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Impatient Teen Engineer and Physicist

  1. Jul 10, 2008 #1


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    for someone who is interested in getting a masters in Electrical Engineering and a masters or PhD physicist who is still in their teens and in high school;
    what do you recommend they spend their time doing besides strengthening teamwork skills?

    • *they've got 5+ years till they should really think about physics practically
      *too un-educated and poor to be doing anything important in EE

      its an issue of spending your free time wisely. should they:
      learning to program (visual basic, C++, Basic Stamp, etc...)
      construction skills (wood, metal, plastics)

      some suggestions on what they should do regarding their time would be great. using their time widely is the whole question.
  2. jcsd
  3. Jul 10, 2008 #2


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    ** Honors math program

    ** Honors science track (physics chemistry)

    ** Learning to program some is good (Java, Perl, C, etc.)

    ** Does your highschool have academic clubs, like a Physics Club, etc.?

    ** Get the book, "The Art of Electronics" by Horowitz and Hill, and read it cover-to-cover

    ** Start putting together electronics kits, and work at understanding how they work:

    http://www.transeltech.com/kits/kits1.html [Broken]

    Last edited by a moderator: May 3, 2017
  4. Jul 10, 2008 #3
    Horowitz & Hill is an evil, evil book that is in severe need of a little judicious revision for clarity. But it's a good reference if you already know what everything is. And unfortunately, there aren't any really great alternatives (at least, not that I'm aware of).
  5. Jul 10, 2008 #4

    • Spend this time to enjoy life and find out exactly what reallyyyy interestes you before you go off and start college.
  6. Jul 10, 2008 #5
    Look up the various aspects of your intended major(s). Search course descriptions and curriculum's at universities. Read around on forums, and see what interests you. Look into said interests and get a feel for the majors.

    I recently bought this book on one of your earlier suggestions, and not a moment too soon. Who would have thought my mechanical thesis would be 98% op-amps, signals, noise, etc...
  7. Jul 10, 2008 #6


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    Math, you can't get enough Math.
  8. Jul 10, 2008 #7
    You would say that. :rolleyes:

    Still, it's good stuff.
  9. Jul 11, 2008 #8


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    Thanks, I'll check out that book

    about the Ms. or PhD. degree in physics,
    if someone is interested in quantum physics, experimental physics, partial accelerators (interested in working for CERN) and is fascinated with space technology and astronomy and exploration. NOVA's string theory episode really 'turns him on' haha
    what do you suggest he get a sub-degree in? if that is possible with this mild description.

    heck, physics is what brought him to this forum...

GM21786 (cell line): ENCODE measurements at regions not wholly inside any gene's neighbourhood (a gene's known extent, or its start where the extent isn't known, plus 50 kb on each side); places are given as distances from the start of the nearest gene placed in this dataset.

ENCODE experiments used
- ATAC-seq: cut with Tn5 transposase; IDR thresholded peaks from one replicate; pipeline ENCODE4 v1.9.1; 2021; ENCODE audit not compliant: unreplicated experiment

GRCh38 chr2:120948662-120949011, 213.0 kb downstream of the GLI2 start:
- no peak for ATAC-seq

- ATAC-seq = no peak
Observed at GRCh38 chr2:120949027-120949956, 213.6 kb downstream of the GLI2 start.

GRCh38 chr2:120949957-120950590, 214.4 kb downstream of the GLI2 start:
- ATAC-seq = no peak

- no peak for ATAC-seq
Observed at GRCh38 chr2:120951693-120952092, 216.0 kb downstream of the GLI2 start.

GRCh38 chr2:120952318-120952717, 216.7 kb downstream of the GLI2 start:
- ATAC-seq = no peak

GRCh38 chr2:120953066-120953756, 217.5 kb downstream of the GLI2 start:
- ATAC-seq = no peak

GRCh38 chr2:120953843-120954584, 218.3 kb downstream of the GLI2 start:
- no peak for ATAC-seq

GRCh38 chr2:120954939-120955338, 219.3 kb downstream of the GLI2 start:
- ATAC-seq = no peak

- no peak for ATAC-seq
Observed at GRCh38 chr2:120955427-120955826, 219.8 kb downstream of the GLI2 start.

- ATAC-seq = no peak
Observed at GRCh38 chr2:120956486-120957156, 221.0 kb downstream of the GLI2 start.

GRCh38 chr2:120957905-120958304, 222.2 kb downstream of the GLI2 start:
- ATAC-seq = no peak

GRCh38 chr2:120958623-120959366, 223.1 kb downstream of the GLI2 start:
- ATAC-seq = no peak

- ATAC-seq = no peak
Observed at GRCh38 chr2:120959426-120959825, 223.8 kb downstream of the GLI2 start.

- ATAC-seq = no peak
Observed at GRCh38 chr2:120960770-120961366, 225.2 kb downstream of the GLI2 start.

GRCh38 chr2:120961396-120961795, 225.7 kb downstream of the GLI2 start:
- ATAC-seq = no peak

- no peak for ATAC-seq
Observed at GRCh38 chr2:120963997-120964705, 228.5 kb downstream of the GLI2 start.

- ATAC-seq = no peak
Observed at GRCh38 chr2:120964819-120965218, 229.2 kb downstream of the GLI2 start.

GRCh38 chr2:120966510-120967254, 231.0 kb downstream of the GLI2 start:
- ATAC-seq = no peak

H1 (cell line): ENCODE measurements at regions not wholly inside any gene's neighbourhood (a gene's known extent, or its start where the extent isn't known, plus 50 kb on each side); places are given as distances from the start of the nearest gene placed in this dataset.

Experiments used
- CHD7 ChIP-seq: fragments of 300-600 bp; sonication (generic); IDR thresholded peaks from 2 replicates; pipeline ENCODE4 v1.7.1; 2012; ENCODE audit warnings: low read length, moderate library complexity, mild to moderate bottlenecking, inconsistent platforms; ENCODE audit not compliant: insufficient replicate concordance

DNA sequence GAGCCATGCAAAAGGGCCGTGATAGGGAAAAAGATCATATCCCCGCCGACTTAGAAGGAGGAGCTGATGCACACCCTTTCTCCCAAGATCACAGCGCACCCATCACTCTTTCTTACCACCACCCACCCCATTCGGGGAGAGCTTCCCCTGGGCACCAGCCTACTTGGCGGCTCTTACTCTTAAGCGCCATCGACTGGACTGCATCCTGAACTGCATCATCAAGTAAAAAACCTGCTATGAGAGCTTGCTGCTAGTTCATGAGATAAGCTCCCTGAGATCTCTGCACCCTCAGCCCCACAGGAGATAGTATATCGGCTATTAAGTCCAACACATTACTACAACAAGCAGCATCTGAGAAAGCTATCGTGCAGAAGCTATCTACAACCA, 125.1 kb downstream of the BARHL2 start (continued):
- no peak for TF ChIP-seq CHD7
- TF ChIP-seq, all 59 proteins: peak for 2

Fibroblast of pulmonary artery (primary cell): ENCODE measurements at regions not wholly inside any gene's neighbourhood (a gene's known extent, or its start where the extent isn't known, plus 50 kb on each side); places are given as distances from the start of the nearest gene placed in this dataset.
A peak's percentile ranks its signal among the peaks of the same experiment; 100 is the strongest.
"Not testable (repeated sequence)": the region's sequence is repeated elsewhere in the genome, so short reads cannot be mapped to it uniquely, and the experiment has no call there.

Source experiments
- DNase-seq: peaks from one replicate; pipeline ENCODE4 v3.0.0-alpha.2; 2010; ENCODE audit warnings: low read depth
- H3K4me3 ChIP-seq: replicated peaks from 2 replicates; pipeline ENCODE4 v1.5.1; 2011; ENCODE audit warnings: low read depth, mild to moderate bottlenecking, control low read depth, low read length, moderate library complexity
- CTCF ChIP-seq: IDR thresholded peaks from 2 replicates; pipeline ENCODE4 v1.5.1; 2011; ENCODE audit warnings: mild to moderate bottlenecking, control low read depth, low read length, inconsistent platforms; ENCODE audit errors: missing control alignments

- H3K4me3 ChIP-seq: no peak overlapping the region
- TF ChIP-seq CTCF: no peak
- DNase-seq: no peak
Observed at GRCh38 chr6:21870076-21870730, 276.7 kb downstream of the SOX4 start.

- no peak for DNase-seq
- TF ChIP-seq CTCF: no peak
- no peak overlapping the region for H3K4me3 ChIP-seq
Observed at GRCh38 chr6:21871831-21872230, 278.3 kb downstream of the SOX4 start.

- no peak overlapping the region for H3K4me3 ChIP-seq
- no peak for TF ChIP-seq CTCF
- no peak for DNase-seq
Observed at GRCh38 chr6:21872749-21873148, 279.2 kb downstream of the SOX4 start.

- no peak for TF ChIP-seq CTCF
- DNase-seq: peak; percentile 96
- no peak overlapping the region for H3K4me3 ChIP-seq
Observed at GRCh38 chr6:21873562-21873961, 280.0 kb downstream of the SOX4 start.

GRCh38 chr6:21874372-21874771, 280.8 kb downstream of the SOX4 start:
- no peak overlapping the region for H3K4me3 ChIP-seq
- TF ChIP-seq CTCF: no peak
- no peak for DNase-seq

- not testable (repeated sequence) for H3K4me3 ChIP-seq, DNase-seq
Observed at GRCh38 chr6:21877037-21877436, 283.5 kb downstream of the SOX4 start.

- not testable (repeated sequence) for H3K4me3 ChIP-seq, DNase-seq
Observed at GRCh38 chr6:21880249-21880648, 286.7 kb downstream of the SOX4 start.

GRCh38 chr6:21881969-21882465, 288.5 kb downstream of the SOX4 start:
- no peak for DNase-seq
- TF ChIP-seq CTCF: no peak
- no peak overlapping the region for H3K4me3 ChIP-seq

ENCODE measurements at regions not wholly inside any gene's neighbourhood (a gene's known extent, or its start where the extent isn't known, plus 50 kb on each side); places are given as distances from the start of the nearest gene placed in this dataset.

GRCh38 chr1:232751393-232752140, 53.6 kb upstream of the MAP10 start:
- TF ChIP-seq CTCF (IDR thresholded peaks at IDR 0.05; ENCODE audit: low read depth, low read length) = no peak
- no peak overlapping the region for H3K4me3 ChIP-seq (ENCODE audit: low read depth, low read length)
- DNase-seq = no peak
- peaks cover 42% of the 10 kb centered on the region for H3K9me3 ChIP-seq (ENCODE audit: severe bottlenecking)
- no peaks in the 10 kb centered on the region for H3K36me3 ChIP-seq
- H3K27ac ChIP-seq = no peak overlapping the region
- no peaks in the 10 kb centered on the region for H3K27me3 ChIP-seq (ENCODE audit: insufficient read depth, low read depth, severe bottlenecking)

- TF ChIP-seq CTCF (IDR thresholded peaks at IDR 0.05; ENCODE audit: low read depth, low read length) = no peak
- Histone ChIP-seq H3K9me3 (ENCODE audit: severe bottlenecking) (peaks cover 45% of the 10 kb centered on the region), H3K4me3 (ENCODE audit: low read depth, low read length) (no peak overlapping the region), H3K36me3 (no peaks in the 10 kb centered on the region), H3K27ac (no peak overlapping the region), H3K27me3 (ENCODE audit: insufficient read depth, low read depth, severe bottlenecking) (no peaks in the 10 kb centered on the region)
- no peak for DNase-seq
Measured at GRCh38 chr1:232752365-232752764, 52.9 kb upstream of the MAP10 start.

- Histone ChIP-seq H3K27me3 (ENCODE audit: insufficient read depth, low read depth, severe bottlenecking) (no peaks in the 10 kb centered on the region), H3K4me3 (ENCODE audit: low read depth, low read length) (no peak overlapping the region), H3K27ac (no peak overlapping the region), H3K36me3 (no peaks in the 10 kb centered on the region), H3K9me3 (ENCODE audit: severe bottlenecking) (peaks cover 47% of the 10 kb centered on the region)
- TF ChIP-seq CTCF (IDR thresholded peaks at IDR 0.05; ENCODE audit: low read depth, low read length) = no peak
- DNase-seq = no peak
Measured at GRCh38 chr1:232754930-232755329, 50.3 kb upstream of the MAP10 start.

i know there is experimental and theoretical physics which have a variety of sub-degrees but he is interested in both (wants to do experiments on theories.......) although my perception of these types is probably off. any further explanation?

    he sees life very simply and thinks that something new needs to be developed that is suitable for today's modern world. the wheel, wing, and combustion engine are old...
    (not to go off on that or anything in this thread) its merely an opinion

    he started leaning to program a Basic stamp around 10 years old. knows the basics and immediate recognized a stamp system at a EE college tour. he was like; hey! i know that!
    planning to learn C++ this summer and visual basic after
    one goal before college is over is to build a CNC mill for metal and wood working.

    Highest expectations of himself and others, a perfectionist, scientist, electrical engineer, heavy duty artist.
    (good set of skills do you not agree?)

    thank you for your input. any other books you would suggest?
    Basic stamp, C++, visual basic, HTML are base programing languages that could and will probably be used in the future. any other major possibilities for this sort of degree selection?
  10. Jul 11, 2008 #9
    I have 3 years of java experience and am now working with Basic Stamp for an internship.. talk about a downgrade !!! However I feel so much more comfortable having had prior programing experience. Programing is a must have skill!
  11. Jul 11, 2008 #10
    do the home projects, do lots of them. i coasted through freshman sophmore physics classes based on physical intuition alone that i got from building stuff as a kid. my peers who, for the most part, didn't, struggled. even the mathematically mature ones had difficulties. but still i wish i spent more time doing math. keep in mind i'm not EE i'm physics.
  12. Jul 11, 2008 #11
    Play around with electronics, it's fun and you'll learn something.
  13. Jul 12, 2008 #12


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    kind of hard not to =p. his father is a EE.

    i'll put java on the list. previous experience sure must come in handy. haha, coasting is good.
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